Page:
Again, my opponent seemed relatively inexperienced and due to the polarized nature of the matchup, there weren’t any particularly interesting plays, except for when I Bolted him to 0 before combat damage while he had a Phyrexian Unlife in play and 10 power worth of Shadow swinging at him. Linear combo decks are very simple, you simply pick apart their hand and counter relevant spells as they try to claw out a win somehow.
Explosives is solely for the ability to kill their Lotus Blooms in the upkeep as they come off of suspend, it’s possible that they combo in response but at least you get to deny them a draw step alongside the Lotus mana. It’s better than having a Bolt sticking around!
Round 4 – Bant Humans
This deck, if you haven’t seen it, has been tearing up the online metagame recently and is a very good choice if you like aggressive strategies backed by soft disruption. The match-up is another relatively simple one made slightly more complex by Collected Company and both versions of Thalia.
The key to aggro matchups is to let them do all of the work for you in regards to your life total while you play as Grixis Control. Taking a shockland or two is ok, especially if your hand is very strong, and a Thoughtseize is almost always worth more than two life, but aside from that, you want to be very cautious with how aggressively you burn your life away because if they can answer the Shadow with either removal or by going wide, there’s almost no way to make a comeback, especially in game one.
In game two, on my second turn I saw an Anger of the Gods with Serum Visions and floated it on the top of my deck, since he only had played one creature so far, which met a Fatal Push. He quickly made me dance on the razor’s edge of balancing greed with need, pressuring me with both Thalias, slowing down my ability to actually cast Anger, since the deck is so fetchland heavy and the basic Mountain isn’t actually playable. In order to cast an Anger, I had to anticipate needing it in two turns from when I would develop my fetch for a second red source.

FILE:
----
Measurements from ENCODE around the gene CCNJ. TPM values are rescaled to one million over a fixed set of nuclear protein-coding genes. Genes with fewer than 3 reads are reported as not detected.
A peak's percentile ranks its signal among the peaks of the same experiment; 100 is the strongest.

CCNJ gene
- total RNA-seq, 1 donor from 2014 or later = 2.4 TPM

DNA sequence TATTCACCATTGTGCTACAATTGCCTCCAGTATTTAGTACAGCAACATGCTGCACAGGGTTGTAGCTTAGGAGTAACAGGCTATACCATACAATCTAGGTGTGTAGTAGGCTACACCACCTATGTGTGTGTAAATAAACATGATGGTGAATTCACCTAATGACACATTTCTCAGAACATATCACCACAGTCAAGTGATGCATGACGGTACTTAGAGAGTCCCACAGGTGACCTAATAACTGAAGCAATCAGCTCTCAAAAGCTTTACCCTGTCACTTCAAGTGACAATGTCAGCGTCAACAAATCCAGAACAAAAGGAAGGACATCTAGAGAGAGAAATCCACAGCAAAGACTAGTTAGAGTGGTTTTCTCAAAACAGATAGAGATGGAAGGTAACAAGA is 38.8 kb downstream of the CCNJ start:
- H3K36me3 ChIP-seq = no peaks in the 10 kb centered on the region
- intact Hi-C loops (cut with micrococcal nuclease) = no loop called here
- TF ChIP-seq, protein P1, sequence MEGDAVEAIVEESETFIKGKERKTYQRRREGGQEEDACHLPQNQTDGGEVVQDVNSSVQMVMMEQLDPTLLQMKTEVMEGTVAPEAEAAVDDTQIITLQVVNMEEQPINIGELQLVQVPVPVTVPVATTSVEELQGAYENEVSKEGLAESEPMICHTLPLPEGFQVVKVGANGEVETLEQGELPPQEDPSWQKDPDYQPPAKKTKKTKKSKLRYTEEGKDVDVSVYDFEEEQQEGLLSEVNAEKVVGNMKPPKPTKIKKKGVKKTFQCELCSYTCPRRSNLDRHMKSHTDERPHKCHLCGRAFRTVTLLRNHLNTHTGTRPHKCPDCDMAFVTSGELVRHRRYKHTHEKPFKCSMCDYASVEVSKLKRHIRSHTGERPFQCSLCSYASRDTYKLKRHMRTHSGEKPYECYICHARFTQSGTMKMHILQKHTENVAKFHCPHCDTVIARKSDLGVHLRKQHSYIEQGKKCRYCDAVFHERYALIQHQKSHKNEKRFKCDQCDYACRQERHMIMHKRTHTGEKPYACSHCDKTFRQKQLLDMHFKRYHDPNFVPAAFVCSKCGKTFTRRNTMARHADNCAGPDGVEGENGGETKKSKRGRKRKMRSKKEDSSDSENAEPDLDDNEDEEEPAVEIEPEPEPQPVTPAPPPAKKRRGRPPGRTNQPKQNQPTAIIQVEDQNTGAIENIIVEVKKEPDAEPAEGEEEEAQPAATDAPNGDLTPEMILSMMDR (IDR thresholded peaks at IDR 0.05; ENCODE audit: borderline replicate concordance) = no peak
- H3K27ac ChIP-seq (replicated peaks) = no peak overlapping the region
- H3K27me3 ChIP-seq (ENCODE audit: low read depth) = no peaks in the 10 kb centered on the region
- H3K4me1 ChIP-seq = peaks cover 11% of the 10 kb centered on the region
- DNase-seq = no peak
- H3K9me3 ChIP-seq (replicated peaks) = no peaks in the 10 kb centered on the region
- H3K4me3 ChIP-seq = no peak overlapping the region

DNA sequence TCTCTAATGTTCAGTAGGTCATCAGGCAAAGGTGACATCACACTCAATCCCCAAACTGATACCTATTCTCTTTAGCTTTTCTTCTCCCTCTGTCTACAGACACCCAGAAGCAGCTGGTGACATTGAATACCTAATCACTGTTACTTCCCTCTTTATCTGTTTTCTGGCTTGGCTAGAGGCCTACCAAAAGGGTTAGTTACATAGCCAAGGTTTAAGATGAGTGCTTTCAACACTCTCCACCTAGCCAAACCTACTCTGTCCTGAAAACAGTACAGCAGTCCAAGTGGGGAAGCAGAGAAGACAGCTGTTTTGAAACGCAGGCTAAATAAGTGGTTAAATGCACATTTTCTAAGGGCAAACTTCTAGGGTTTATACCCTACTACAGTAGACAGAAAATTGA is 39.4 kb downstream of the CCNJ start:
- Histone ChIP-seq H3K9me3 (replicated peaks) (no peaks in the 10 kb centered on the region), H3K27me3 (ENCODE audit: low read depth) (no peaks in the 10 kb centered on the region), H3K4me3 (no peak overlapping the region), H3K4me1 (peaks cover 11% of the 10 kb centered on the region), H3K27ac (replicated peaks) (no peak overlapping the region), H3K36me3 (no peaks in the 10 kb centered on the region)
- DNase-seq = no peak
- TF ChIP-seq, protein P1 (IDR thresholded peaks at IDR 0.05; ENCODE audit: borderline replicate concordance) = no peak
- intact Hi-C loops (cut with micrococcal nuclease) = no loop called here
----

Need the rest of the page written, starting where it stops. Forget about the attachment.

I spent an extra turn playing a basic Island instead of the fetchland in order to Snapcaster + Thought Scour to fuel a Tasigur, and he took that chance to dump his entire hand on the board in order to get an entire extra two damage on me, putting me to nine. With Tasigur and Snapcaster playing solid defense, he had one draw step to hit either his third Thalia’s Lieutenant or Company into one to go just barely wide enough to get me for exactly eight, and his whiff let me finally play the Anger I’d been holding for the past five or six turns. He thought I topdecked it since, according to him, I should have played it earlier to kill a Noble and some random other Human. Instead of minorly inconveniencing him, it was a total haymaker and shut him out of the game completely.
Round 5 – Elves Vizier Combo
This deck has been relatively popular recently and is a very easy matchup, since the deck is loaded with removal to take care of their relevant creatures, hand disruption to hit their ways of refueling, and enormous monsters that quickly make theirs into glorified chump blockers. It’s even easier post-board with access to three different types of sweepers and the incredible Liliana.
Round 6 – Jeskai Control
My opponent mentioned that he Top 4ed the Legacy GP just two days earlier, so I was excited to get to play a game with a strong opponent! Unfortunately for him, game one was a total nongame, as he was stuck on two lands and his attempted wincons, a flurry of Lightning Bolts, only served to make my Shadow even angrier.
Games two and three were very interesting and had a few intense moments with great play on both sides – my opponent, Jody, thought the same thing and was so thrilled with the second game that he shook my hand saying that it was one of the tightest, most fun games from both sides that he’d played all week! They both ended up in almost identical situations on the last turn where I had to get moderately unlucky to lose, but in reflection, likely would have won either game if I had valued sideboarding differently.
Since the games both ended essentially the same way with only very minute differences, I’ll only break one of them down. I’m at a healthy (for my Shadow, at least) life total of four with a Liliana on seven counters and a Gurmag Angler as my only creature, with a hand of Collective Brutality, Thought Scour, and a few blanks.
Jody is at four life post-combat and tapped out, representing lethal on untap with his Celestial Colonnade plus Vendilion Clique. My only option is to Thought Scour myself, then -2 Liliana, and if a Snapcaster Mage is in the top five cards, I win on the spot thanks to rebuying him with Liliana into Brutality, flashback Brutality. Unfortunately, in neither game did I find the Snapcaster Mage, even having a second Thought Scour and eight lands in game three, giving me seven total chances to hit.